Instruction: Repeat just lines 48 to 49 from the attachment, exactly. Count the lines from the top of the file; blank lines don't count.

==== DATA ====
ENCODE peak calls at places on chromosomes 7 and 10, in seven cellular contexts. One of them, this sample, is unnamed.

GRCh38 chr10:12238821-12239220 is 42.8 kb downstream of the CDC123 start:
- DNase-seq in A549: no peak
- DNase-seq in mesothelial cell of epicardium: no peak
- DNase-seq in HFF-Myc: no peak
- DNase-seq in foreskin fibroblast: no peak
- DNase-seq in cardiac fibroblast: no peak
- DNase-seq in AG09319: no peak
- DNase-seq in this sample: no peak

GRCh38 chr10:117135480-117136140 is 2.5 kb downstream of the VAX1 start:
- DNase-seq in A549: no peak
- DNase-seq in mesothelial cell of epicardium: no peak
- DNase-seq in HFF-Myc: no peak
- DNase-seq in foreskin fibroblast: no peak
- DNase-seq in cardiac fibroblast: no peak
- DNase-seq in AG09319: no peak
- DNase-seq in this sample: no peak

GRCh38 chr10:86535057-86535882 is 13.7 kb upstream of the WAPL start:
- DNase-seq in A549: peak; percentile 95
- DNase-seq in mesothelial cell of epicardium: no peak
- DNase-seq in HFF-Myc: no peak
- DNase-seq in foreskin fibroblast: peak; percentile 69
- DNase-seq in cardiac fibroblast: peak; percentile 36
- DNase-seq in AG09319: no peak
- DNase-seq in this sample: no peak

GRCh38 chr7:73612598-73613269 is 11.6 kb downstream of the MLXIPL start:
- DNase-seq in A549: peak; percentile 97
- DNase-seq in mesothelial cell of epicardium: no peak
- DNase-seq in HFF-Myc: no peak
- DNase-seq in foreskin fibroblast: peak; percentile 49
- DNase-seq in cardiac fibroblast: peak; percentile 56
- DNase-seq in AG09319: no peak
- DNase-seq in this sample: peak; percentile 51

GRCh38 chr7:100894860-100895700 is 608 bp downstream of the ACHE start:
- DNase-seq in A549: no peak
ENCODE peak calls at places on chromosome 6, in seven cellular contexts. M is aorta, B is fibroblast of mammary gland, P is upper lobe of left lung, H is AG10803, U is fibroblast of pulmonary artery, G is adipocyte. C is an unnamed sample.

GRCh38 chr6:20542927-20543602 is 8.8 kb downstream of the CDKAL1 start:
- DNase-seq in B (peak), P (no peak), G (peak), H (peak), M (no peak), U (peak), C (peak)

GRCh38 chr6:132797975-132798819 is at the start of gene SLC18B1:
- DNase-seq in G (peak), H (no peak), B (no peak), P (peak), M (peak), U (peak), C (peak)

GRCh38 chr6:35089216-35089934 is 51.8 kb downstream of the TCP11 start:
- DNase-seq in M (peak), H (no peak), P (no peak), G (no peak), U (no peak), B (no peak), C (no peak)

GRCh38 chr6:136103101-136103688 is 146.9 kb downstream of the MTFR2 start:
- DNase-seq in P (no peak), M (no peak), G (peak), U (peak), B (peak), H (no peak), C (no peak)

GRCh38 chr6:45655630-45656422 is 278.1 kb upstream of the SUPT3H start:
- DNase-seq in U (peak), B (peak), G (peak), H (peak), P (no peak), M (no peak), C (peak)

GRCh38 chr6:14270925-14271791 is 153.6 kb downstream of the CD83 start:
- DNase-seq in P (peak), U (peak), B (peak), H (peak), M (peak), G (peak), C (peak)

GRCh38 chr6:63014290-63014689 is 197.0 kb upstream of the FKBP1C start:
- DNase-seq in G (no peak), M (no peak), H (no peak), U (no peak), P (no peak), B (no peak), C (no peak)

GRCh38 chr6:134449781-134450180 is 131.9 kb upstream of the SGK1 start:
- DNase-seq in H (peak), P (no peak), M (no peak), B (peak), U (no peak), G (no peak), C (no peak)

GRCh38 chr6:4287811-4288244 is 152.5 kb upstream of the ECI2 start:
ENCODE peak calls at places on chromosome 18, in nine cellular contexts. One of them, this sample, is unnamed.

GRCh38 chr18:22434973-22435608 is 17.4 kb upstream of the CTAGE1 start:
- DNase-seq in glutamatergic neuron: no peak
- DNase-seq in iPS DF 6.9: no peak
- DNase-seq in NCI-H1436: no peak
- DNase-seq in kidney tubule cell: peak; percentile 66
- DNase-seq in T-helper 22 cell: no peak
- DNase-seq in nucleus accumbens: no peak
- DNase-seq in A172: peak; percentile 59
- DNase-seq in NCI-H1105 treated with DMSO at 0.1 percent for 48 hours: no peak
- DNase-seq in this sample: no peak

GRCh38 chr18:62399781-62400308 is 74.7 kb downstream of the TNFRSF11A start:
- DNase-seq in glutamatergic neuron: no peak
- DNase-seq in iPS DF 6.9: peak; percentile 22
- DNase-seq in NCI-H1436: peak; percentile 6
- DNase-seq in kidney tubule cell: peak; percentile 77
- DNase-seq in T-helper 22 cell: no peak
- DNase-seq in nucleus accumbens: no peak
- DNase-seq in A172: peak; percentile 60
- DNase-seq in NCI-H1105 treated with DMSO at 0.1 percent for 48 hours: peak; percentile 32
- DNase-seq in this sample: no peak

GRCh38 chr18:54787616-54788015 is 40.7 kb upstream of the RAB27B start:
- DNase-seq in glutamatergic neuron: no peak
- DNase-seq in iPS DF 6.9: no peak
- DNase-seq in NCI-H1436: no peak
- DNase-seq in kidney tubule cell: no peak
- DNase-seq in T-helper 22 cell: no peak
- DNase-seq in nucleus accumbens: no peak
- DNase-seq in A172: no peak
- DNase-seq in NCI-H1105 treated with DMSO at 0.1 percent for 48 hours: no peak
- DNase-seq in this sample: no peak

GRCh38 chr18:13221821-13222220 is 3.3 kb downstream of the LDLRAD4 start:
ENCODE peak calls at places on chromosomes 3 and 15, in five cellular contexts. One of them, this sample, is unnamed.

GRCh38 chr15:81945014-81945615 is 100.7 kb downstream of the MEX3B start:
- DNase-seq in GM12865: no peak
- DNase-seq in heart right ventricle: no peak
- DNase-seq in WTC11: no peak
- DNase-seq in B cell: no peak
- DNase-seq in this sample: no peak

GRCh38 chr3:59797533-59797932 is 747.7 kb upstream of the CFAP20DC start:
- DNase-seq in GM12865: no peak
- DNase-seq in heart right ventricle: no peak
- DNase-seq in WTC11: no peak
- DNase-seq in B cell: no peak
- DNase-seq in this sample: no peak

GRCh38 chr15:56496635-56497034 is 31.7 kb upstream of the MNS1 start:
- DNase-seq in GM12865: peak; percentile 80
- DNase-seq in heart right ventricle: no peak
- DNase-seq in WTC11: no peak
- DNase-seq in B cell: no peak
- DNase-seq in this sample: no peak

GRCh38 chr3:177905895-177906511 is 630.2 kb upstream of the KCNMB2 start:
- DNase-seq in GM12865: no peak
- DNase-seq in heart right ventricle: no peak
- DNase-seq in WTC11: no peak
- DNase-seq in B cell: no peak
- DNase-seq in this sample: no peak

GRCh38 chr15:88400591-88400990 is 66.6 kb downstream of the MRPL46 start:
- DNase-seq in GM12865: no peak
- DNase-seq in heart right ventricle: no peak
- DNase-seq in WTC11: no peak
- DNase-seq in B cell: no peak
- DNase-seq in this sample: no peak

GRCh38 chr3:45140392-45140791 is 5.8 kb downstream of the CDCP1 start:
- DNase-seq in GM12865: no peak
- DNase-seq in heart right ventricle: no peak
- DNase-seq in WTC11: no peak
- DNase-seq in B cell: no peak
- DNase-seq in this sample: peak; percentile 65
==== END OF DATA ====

- DNase-seq in P (peak), U (peak), B (peak), H (peak), M (peak), G (peak), C (peak)

GRCh38 chr6:63014290-63014689 is 197.0 kb upstream of the FKBP1C start: